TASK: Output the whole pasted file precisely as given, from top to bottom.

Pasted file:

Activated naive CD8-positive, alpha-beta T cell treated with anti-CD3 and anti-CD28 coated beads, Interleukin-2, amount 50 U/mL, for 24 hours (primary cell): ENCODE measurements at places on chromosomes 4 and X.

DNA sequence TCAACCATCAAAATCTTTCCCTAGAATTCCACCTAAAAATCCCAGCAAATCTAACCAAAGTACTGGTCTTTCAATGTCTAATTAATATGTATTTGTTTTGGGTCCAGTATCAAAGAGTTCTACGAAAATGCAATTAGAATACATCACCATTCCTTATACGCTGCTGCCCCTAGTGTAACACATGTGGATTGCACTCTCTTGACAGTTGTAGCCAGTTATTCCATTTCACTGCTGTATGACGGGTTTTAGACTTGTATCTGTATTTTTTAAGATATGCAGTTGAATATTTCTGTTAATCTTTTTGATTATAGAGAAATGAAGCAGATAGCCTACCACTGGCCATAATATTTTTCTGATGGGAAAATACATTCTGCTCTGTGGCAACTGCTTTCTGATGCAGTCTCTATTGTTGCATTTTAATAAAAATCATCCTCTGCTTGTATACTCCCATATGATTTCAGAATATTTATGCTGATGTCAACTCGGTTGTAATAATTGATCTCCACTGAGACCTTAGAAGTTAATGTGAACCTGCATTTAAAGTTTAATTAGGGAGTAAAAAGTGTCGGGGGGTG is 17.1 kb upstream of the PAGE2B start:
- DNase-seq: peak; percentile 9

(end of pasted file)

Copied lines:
Activated naive CD8-positive, alpha-beta T cell treated with anti-CD3 and anti-CD28 coated beads, Interleukin-2, amount 50 U/mL, for 24 hours (primary cell): ENCODE measurements at places on chromosomes 4 and X.

DNA sequence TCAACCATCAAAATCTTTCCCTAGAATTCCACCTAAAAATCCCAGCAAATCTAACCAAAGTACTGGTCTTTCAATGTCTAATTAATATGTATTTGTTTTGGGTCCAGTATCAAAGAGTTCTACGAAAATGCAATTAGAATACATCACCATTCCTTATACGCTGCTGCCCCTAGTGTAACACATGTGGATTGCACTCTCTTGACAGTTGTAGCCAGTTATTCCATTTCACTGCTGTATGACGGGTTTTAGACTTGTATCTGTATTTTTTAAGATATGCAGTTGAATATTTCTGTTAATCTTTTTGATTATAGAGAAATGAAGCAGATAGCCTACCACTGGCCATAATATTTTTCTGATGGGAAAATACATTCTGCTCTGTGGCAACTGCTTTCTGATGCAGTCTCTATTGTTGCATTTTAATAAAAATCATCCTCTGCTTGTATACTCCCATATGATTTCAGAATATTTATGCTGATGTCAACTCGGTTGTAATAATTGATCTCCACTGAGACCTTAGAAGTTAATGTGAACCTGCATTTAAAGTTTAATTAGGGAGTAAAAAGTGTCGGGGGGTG is 17.1 kb upstream of the PAGE2B start:
- DNase-seq: peak; percentile 9